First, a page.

There are many more aspects of this book I enjoyed, but this review would last days if I delved in. What I can say is “Sex at Dawn” has a permanent home on my bookshelf. I truly believe my human sexuality collection would be utterly incomplete without it.

Comments

Popular posts from this blog

Book Review: The Mistress Manual: The Good Girl's Guide to Female Dominance

I must confess that I become quite melancholy this time of year because I dreadfully miss going "back to school." But this time around, I almost felt like I was back in school because I had this book. Mistress Lorelei Powers has such a wonderfully authoritative and insightful voice with just enough snark, charm, and wit. I truly felt as though I were her pupil completing some very important homework as I studied this text.

Though I am involved in BDSM on some levels my interests rest mostly in fetishes rather than power exchange. So I admit that I consumed this book as a reader just as much as I did a sex blogger. And the experience was delightful.

This book is the perfect length and quite reader friendly. There is a lot of information packed into this manual, but it is enjoyable to peruse a second or third time and great to have as a reference.

The first part of the book addresses many concepts and issues in female dominance. What if you are reluctant to take the dominant…

10 Reasons I Include Porn in My Marriage

Type “porn” and “marriage” in Google and a myriad of articles appear fretting about how porn is utterly ruining marriage. A fairly representative post can be found here. If that one's not scathing enough, read this one.  I personally used to have lots of issues with porn. But now I’m a pro-porn advocate and I believe people can make porn a healthy part of a balanced sexuality and even, yes, marriage. Below are ten reasons I intentionally include porn in mine.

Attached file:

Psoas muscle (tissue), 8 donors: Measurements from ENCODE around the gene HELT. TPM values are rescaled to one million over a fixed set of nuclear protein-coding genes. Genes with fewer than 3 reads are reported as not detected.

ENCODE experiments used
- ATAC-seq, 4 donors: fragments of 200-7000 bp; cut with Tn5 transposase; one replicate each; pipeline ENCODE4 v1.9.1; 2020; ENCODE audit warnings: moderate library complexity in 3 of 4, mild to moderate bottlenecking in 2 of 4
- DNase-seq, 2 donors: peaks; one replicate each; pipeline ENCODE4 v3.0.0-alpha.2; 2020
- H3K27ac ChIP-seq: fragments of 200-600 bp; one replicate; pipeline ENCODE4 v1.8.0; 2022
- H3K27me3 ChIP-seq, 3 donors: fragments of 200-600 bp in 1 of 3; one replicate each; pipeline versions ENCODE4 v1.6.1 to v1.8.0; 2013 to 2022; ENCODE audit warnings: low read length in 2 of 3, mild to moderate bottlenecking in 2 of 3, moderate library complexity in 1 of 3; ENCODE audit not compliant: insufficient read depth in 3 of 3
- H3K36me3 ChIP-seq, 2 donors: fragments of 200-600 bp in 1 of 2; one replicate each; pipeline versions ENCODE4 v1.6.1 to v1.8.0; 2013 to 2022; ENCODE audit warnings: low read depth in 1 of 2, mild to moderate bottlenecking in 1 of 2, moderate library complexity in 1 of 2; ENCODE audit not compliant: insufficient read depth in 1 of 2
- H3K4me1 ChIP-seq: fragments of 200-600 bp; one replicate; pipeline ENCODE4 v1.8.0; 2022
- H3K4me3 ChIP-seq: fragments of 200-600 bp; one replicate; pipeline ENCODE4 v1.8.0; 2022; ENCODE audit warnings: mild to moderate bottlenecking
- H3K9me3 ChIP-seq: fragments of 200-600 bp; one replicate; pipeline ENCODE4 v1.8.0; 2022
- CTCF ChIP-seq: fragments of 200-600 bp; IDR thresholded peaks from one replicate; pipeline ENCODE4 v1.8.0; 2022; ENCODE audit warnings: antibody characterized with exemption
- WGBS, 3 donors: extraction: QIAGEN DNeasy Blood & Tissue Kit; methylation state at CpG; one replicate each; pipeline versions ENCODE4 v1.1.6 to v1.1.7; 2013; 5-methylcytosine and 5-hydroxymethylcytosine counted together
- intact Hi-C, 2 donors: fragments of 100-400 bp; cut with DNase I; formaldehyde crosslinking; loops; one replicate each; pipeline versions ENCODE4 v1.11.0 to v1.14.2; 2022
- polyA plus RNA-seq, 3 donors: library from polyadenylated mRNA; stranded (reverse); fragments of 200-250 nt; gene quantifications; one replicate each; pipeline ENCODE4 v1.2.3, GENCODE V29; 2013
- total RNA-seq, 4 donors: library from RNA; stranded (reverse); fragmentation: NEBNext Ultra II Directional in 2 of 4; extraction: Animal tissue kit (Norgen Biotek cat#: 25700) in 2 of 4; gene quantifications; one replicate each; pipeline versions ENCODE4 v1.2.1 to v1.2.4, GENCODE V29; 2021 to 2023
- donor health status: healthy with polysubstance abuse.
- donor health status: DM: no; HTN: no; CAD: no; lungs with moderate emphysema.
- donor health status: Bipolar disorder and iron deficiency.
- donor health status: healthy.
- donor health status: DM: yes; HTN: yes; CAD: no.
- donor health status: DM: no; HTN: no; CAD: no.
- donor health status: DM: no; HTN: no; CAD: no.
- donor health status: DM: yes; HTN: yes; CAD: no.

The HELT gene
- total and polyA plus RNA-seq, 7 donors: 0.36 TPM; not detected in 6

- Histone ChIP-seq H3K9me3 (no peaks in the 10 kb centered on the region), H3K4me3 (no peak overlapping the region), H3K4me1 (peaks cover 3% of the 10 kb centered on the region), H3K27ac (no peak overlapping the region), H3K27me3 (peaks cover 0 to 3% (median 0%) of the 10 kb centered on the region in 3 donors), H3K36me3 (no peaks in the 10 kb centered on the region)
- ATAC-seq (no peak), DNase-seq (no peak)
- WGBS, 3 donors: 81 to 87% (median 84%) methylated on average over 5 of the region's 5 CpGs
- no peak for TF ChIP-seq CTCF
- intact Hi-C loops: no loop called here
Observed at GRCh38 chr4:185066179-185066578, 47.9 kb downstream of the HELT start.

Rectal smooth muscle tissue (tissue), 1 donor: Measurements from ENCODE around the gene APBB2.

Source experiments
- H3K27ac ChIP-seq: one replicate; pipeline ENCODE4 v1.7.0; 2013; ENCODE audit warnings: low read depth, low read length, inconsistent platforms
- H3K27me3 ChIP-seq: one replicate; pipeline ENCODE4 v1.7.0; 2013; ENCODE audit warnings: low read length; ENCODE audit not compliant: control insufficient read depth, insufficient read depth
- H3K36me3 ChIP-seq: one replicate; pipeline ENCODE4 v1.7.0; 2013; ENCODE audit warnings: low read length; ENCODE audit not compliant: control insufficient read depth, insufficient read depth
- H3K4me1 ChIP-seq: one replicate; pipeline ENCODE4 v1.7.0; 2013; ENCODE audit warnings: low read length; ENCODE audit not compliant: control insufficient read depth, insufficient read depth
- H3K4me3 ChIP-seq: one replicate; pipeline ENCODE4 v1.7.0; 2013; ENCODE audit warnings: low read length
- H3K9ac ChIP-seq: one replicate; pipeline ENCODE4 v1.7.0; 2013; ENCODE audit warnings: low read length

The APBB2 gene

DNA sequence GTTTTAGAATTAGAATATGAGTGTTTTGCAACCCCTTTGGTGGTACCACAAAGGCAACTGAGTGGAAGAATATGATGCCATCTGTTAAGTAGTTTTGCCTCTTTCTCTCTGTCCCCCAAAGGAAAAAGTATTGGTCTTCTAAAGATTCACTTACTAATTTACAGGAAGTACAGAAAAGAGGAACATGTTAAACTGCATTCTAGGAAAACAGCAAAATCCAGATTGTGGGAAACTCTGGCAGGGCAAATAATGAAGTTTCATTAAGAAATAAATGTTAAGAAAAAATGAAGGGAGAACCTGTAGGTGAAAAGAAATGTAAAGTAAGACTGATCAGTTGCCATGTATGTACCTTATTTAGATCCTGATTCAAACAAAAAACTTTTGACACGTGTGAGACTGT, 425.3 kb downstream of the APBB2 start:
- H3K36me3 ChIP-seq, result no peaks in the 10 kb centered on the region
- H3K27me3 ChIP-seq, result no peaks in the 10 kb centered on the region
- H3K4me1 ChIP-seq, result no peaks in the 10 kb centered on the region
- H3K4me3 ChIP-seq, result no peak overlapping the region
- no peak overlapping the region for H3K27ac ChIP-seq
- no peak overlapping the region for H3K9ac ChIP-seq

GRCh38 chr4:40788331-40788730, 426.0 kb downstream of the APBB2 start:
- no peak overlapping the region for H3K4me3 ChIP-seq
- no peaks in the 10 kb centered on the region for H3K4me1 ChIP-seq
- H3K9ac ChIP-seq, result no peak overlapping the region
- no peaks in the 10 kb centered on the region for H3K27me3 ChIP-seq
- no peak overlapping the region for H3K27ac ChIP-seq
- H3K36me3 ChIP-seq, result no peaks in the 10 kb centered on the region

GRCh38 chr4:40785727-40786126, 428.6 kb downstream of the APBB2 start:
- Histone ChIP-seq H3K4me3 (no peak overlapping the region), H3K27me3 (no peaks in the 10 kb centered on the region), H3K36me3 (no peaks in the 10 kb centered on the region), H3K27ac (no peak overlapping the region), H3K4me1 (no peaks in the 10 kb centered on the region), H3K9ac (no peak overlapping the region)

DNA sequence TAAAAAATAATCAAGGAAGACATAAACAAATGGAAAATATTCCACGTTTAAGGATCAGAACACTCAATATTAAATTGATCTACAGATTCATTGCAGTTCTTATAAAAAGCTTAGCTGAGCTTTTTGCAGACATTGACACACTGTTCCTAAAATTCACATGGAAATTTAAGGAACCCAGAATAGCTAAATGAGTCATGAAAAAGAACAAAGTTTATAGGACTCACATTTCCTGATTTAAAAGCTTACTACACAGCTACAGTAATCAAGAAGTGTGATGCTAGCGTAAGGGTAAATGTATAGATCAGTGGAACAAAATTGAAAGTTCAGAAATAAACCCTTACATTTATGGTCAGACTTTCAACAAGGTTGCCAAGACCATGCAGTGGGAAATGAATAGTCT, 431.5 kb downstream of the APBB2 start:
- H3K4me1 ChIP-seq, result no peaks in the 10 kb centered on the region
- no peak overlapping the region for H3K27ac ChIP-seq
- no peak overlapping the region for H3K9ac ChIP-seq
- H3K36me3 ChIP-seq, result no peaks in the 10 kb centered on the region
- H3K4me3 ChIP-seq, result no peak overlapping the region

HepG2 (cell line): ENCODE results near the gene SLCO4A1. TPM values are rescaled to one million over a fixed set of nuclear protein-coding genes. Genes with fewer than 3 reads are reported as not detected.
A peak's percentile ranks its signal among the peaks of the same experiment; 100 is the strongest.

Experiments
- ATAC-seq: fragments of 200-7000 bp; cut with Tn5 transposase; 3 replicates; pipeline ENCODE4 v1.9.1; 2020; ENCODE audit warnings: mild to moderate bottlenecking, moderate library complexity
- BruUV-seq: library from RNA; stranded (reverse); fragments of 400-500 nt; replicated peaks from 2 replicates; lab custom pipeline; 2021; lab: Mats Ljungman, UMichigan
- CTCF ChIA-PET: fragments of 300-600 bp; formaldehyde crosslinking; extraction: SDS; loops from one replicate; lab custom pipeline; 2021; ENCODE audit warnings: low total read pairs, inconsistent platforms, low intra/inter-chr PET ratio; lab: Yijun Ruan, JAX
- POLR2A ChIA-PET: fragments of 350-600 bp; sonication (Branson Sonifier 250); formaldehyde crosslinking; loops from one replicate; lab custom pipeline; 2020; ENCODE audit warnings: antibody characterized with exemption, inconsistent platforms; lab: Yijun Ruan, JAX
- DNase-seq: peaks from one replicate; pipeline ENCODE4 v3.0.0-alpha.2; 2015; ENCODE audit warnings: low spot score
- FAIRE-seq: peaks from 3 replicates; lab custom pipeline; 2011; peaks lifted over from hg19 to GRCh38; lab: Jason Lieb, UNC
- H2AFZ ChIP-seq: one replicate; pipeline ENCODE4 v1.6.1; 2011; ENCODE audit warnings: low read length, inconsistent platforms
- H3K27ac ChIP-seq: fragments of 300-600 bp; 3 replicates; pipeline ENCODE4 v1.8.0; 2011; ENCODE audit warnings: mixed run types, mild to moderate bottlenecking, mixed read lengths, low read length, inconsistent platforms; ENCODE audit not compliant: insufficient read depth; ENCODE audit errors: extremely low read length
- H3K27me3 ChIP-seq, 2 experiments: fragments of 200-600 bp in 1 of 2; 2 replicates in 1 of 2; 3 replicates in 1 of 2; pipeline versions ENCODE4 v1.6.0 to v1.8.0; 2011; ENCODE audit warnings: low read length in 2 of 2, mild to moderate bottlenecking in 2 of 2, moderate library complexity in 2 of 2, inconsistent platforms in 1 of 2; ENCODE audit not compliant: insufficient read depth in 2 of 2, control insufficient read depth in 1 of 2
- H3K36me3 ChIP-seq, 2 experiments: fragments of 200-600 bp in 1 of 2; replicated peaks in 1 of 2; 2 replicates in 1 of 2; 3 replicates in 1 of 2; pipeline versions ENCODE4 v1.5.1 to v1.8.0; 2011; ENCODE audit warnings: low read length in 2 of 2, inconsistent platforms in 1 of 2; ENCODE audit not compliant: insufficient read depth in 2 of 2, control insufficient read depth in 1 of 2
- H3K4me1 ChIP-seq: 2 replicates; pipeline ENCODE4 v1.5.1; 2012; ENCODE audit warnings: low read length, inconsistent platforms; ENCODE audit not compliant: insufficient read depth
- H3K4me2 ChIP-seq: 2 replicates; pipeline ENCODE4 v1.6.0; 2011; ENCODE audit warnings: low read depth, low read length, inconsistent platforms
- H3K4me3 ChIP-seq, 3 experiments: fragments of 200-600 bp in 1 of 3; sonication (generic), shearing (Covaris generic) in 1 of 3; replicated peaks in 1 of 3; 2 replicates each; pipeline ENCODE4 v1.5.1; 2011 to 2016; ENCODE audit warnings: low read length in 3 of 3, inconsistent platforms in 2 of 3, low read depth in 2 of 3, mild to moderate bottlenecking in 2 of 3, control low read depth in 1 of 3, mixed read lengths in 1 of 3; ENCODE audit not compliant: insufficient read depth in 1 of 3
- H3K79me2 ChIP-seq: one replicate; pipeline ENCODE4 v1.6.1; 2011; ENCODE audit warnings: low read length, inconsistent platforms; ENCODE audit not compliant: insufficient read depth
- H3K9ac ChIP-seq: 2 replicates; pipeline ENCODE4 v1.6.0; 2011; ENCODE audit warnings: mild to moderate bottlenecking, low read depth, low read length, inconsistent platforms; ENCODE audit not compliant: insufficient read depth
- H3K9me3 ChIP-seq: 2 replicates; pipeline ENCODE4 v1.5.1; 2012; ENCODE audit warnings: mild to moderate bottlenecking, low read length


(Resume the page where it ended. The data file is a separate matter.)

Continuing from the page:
1.Strengthen trust with honesty and shared vulnerability

Because we are open about the role porn (and erotica) plays for us individually and in our marriage, we can tell each other truthfully when something we see turns us on, when we want to try something we’ve seen, when we are in the mood to watch something, or any number of other things. We don’t have to worry about lying or sugar coating the truth about our desires, and that honesty means we trust each other with the information. And the truth is, hearing, “Wow, that woman…

My Thoughts On Adding Kink to the LGBT+ Acronym

I would like to preface the following by saying that this is not an assertive, serious-toned post with a mic-drop at the end. At the end of the day, I’m really not passionate one way or the other on if a ‘K’ is added to the LGBT+ acronym. I’m not even using the full acronym to comment on adding the K on. However, since I wrote a book about being a fetishist, I admit I did have some thoughts when an article on the subject of adding kink into the LGBT+ appeared in my radar.
So, today I’m sharing some of those thoughts. These are only my thoughts. Consider what follows a sort of thinking out loud. I’m sure there are plenty of people more qualified than me who will hash things out. Especially seeing as the comments section on the above article is far longer and complicated than the original article. (Though that, perhaps was the goal.)
At any rate. Some of my thoughts.
First off, I do consider kink to be my sexual orientation. But I completely understand how people won’t accept kink as a se…